This summer, thousands of ambitious writers will move to new towns and cities in order to pursue their MFAs. Others will start (mostly) online programs in the fall. All of them will be subjected to workshops. These are two strategies that they can use to make those workshops spaces for creative growth and to resist homogenization, as well as some thoughts about what those of us who teach creative writing can do to encourage such approaches.

It’s better to give than to receive.

Focus more on what you have to say to your co-learners about their work than on what they have to say to you. I am not advocating this approach out of an idealistic notions about community, cooperation, or sacrifice. Commenting on peers’ work forces you to formulate and state your own poetics. Done right, it forces you examine and interrogate your poetics. Do not be satisfied with saying that a line sounds or does not sound musical; figure out why. When you find a part of a piece that departs from craft standards, or that you otherwise dislike, consider whether what seems to be a flaw has a function in the work. Examine, also, the politics and ideas of the piece. How are they connected to technique? If you cannot answer these questions on your own, ask other students what they think.

The easy way for teachers to encourage students to focus more on the feedback they give is to increase how important that work is for students’ overall grades. Evaluation should reflect the importance of different aspects of the course, but creating this kind of external motivation is not enough. Teachers need to model the sort of feedback we want to see, as Paisley Rekdal describes doing:

I broke the poem down, slowly, line by line, image by image, asking the class to discuss the issues of race and writing: what was this language really doing in the poem? What it was hoping to achieve, what—to an audience full of people that might not be in this workshop at this time—might it sound like?  I went on like this for ten minutes, being respectful but pointed about the arguments about race that the poem was making through its aesthetic choices.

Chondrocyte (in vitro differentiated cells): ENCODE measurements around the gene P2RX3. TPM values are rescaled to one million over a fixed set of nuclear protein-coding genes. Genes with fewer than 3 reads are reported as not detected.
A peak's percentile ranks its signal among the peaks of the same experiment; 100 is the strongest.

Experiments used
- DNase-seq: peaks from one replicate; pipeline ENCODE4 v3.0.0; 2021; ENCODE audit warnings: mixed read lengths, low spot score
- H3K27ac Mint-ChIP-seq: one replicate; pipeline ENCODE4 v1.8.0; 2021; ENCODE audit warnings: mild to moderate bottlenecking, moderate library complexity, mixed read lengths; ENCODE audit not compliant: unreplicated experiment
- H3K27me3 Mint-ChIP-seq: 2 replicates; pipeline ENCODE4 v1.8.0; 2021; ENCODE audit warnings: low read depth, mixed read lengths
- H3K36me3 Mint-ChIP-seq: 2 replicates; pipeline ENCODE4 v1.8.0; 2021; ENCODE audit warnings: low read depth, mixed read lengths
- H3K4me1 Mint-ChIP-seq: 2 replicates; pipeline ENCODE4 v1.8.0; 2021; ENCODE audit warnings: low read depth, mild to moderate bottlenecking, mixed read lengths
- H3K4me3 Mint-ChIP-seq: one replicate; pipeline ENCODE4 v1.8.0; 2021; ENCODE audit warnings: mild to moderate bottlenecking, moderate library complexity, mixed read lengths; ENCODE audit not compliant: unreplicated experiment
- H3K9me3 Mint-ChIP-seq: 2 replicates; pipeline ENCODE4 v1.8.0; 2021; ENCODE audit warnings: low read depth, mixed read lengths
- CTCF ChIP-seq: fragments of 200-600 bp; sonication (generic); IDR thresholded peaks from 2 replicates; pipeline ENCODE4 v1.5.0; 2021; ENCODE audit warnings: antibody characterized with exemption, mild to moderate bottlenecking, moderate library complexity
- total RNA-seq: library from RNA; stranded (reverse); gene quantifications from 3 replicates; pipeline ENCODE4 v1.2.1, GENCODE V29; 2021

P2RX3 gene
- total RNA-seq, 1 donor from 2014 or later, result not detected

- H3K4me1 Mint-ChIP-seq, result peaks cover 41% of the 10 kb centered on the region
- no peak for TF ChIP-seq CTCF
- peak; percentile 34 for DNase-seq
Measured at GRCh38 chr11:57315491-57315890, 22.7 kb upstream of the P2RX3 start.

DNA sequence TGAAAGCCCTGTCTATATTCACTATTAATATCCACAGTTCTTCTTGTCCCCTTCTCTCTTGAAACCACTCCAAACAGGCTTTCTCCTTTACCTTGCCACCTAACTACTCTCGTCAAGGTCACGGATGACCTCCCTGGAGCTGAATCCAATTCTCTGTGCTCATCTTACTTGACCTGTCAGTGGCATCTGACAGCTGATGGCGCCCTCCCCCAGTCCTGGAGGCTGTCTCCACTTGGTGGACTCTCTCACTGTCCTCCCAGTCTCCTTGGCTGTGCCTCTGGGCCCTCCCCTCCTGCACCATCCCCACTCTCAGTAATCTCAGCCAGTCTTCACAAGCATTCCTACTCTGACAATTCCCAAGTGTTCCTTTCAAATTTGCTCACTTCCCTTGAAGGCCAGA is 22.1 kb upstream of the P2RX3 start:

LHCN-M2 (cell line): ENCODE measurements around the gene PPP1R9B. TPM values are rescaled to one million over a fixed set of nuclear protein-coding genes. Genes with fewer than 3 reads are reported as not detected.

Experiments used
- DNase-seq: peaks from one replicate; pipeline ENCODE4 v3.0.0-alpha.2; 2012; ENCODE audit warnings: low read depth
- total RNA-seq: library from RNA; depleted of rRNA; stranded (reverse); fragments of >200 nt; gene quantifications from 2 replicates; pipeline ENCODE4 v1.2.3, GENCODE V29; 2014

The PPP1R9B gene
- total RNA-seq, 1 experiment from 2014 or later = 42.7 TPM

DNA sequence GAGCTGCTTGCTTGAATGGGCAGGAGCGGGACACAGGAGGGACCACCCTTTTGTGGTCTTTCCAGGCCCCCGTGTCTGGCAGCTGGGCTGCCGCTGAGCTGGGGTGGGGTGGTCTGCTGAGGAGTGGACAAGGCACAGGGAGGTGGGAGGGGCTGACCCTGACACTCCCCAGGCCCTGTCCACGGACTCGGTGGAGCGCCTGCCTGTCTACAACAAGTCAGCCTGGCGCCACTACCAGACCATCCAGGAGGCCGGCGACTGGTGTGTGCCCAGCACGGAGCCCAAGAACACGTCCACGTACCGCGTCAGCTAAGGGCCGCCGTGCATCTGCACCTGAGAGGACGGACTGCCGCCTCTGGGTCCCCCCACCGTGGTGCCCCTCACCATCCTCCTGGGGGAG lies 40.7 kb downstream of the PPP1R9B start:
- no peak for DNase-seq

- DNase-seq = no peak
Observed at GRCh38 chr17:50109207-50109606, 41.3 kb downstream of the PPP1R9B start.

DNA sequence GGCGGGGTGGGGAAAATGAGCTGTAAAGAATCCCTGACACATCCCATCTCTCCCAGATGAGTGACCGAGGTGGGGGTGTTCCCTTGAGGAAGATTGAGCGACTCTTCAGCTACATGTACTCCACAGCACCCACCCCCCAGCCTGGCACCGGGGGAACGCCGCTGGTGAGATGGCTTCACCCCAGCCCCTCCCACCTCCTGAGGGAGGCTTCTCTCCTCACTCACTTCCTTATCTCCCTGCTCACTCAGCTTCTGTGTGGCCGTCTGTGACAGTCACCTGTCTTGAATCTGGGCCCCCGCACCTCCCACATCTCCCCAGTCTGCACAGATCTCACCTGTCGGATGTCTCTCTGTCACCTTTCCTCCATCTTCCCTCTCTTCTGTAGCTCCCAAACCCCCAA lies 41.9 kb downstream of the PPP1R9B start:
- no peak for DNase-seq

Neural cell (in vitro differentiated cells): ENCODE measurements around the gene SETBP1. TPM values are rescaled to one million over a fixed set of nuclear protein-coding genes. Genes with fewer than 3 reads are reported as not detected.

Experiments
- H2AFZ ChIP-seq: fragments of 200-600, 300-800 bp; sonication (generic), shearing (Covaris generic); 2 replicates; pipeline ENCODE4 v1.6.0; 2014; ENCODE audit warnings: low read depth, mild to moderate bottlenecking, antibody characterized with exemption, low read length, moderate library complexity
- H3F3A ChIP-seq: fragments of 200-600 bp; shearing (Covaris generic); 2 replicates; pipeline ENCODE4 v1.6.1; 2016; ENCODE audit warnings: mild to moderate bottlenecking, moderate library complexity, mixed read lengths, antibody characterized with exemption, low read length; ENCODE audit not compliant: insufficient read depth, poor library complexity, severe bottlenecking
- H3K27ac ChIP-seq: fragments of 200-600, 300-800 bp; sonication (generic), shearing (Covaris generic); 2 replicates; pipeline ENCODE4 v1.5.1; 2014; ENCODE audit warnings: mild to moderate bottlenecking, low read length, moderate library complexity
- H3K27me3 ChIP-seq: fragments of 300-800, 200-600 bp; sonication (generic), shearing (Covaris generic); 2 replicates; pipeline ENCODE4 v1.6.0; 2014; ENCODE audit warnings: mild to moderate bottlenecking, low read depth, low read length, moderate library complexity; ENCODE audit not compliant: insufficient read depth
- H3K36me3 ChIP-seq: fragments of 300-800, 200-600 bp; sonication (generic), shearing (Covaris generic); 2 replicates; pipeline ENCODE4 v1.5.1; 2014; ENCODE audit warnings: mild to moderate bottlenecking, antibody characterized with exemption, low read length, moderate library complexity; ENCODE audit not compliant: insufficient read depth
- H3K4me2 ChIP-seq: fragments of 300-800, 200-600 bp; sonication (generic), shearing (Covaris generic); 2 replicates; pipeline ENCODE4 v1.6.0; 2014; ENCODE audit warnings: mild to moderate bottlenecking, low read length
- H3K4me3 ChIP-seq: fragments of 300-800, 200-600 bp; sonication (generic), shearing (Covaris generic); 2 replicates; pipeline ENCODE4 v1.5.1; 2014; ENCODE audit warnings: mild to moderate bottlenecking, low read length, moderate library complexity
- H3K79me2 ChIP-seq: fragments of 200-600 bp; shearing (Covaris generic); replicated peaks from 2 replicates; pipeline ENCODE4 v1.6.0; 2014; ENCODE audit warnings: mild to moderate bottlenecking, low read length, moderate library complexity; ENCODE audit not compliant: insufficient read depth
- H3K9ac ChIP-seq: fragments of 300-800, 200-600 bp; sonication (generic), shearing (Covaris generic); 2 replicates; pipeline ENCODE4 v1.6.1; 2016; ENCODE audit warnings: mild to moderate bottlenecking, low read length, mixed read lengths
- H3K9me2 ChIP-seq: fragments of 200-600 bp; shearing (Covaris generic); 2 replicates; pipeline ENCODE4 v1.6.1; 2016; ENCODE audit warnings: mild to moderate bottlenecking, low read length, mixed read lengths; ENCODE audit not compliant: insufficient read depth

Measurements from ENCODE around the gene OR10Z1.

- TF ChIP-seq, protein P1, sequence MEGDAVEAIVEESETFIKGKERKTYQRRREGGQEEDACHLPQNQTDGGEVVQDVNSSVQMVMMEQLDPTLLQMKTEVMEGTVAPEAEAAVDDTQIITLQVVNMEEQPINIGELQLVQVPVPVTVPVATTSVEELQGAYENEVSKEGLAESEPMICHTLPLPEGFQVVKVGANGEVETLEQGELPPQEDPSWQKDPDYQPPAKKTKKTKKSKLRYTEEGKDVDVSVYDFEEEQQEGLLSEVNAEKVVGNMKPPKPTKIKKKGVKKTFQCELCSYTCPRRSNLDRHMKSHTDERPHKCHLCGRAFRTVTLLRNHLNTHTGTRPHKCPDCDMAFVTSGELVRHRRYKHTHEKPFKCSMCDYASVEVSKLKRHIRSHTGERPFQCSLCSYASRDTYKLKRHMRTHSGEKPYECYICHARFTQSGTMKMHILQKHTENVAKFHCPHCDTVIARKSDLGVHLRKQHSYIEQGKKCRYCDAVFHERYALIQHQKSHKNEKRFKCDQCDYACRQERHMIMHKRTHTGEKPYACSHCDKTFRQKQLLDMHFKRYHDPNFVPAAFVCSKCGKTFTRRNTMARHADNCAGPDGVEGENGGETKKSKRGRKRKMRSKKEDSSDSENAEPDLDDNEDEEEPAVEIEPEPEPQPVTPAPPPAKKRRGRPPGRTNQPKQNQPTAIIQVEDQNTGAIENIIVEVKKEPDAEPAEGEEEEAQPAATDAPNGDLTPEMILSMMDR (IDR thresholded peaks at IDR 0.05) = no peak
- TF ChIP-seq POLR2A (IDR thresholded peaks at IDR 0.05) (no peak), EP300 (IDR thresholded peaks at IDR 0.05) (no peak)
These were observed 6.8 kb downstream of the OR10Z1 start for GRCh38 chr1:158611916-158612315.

There also needs to be space for the generation of fully considered critiques. Students need time to spend with each others’ work before being required to come up with responses. I like to have students write a few formal responses as part of this process and to add hybrid elements to in-person classes that allow students to discuss work at any time. Finally, asking students at the end of the term to reflect on what they learned from commenting on others’ work encourages them to see giving feedback as an act that benefits them.

Be a contrarian.

When you receive feedback on your work, no matter how well-considered it is, you have to decide what to do with it. Your choices are not limited to following or ignoring advice. More often than not, as a student, I decided to do more of whatever my peers disliked. If they thought a poem should have a more conservative structure, I splattered it across the page. If they objected to specific words, I made them end-words in a sestina. I didn’t just do this because I was a rebellious little cuss, though at barely 5′, I was and am that. Rather, I saw that the things that struck others as wrong were my only chance at having a distinctive voice. By definition, these were things that others were not doing, so I wanted to figure out how to make them work.

Contemporary wabi-sabi tea bowl

Contemporary wabi-sabi tea bowl (Photo credit: ottmarliebert.com)

Now I subscribe to the notion that perfect craft and perfect poems are inherently impossible and would be boring anyway if they could be achieved. What interests me is creating fascinating flaws in my work—imperfections that make the work part of the world. Wabi-sabi aesthetics have influenced this pursuit.

Teachers can encourage this kind of resistance in responding to feedback as well. Simply stating that it is a possibility can have an effect. We can also ask students to write a piece that goes against the feedback that they have received, or generate prompts that go against popular attitudes expressed in comments.

How have you used creative writing workshops?